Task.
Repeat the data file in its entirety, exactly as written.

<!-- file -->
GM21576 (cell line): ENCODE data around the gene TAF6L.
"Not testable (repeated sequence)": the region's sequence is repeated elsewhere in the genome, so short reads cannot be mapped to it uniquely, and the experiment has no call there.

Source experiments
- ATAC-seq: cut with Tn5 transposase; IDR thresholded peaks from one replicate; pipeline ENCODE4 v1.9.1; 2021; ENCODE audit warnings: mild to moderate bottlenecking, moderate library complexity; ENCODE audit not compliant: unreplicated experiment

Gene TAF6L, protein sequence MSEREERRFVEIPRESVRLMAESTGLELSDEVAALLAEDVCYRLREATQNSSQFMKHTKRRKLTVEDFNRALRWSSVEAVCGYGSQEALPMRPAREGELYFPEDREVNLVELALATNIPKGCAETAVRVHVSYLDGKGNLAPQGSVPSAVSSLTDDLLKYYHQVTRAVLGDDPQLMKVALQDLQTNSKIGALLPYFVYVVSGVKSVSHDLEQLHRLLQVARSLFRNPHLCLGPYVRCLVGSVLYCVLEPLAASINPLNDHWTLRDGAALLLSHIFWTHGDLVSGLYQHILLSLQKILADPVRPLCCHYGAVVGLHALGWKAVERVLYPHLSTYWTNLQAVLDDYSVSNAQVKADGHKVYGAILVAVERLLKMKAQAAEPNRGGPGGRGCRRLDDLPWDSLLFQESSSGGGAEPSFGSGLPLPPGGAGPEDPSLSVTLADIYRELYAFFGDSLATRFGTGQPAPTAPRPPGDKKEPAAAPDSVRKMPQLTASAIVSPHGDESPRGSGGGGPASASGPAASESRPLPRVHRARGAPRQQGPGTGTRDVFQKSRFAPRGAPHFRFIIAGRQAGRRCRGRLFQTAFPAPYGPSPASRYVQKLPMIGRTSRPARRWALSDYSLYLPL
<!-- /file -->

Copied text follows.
GM21576 (cell line): ENCODE data around the gene TAF6L.
"Not testable (repeated sequence)": the region's sequence is repeated elsewhere in the genome, so short reads cannot be mapped to it uniquely, and the experiment has no call there.

Source experiments
- ATAC-seq: cut with Tn5 transposase; IDR thresholded peaks from one replicate; pipeline ENCODE4 v1.9.1; 2021; ENCODE audit warnings: mild to moderate bottlenecking, moderate library complexity; ENCODE audit not compliant: unreplicated experiment

Gene TAF6L, protein sequence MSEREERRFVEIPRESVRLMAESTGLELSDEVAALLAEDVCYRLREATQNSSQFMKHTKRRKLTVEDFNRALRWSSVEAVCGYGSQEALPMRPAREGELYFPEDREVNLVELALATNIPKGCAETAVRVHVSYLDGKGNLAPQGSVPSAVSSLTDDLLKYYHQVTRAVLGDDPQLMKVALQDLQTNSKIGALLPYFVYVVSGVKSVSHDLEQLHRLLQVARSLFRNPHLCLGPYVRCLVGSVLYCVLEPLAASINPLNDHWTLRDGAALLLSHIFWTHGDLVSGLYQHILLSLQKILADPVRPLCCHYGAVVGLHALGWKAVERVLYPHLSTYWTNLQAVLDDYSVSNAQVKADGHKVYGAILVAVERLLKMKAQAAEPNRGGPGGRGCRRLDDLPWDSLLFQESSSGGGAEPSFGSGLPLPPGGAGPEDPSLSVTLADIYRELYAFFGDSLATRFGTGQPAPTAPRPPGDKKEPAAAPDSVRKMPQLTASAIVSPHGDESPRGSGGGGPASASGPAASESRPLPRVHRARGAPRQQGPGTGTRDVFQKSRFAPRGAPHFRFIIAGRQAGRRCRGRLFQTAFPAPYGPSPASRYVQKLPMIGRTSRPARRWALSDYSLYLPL